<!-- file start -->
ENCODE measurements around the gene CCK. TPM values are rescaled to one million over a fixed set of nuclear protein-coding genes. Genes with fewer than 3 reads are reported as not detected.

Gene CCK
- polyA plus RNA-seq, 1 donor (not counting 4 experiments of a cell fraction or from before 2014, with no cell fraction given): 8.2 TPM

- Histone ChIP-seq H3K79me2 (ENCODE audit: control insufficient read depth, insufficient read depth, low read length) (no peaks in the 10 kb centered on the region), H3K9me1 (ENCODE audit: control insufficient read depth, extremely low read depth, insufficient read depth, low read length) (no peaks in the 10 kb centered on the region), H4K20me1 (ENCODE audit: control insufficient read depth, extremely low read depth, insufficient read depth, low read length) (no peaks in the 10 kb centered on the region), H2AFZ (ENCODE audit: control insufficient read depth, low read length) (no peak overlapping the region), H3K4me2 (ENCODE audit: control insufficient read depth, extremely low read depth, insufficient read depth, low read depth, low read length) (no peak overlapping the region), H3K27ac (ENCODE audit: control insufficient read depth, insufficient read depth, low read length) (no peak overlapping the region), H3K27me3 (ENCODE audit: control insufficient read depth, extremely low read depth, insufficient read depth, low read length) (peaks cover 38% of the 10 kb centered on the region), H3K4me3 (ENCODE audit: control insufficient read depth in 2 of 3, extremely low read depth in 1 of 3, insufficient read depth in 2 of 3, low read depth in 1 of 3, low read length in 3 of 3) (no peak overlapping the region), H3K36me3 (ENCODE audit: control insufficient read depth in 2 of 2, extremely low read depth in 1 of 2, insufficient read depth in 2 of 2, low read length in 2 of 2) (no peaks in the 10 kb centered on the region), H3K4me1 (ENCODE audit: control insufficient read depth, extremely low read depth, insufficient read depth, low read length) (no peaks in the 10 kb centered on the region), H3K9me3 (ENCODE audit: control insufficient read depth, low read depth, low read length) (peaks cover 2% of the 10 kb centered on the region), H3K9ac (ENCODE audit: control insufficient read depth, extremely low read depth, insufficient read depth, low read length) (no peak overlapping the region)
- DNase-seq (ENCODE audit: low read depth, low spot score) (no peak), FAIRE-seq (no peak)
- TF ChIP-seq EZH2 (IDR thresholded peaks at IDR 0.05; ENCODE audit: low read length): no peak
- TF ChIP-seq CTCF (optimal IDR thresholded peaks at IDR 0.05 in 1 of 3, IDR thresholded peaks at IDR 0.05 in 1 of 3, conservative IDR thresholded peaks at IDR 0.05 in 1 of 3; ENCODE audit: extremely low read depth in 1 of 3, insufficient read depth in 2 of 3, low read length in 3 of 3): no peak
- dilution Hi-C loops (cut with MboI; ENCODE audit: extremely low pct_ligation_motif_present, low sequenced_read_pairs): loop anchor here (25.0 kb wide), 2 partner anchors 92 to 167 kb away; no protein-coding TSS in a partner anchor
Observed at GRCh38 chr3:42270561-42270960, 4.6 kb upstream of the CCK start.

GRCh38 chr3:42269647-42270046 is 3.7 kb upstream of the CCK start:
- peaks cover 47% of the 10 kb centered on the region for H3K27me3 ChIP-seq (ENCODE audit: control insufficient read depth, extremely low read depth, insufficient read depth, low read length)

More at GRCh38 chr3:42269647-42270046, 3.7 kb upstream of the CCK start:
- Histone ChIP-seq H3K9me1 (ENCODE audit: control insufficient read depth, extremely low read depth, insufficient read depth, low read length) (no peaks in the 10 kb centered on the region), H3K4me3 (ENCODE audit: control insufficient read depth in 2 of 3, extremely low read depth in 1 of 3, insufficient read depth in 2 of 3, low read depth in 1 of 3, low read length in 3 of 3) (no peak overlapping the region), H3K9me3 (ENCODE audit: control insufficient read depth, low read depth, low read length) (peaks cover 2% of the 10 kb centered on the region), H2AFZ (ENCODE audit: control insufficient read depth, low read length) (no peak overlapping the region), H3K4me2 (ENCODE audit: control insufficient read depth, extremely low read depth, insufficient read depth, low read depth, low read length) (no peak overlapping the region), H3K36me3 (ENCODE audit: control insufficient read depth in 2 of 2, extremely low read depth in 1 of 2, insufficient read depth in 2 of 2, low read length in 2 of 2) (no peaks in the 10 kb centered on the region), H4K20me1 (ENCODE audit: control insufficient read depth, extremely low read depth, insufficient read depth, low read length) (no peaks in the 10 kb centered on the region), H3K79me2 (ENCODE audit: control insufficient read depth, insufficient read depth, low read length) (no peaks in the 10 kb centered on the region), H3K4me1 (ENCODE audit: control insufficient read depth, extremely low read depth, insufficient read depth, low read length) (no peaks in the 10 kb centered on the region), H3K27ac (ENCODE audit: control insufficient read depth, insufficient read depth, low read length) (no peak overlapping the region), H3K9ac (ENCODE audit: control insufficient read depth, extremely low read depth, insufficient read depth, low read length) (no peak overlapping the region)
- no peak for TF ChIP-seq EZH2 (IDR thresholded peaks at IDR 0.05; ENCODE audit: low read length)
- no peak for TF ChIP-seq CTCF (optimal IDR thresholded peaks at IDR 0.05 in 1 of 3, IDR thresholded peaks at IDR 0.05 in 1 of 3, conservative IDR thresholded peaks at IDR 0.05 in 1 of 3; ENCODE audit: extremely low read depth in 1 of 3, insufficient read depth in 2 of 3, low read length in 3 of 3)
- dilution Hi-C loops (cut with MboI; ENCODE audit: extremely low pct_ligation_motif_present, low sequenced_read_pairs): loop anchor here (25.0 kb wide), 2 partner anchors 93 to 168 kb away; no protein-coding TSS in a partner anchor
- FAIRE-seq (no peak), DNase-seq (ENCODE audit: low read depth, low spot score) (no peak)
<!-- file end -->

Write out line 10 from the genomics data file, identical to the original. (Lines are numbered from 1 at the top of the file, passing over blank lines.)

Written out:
GRCh38 chr3:42269647-42270046 is 3.7 kb upstream of the CCK start: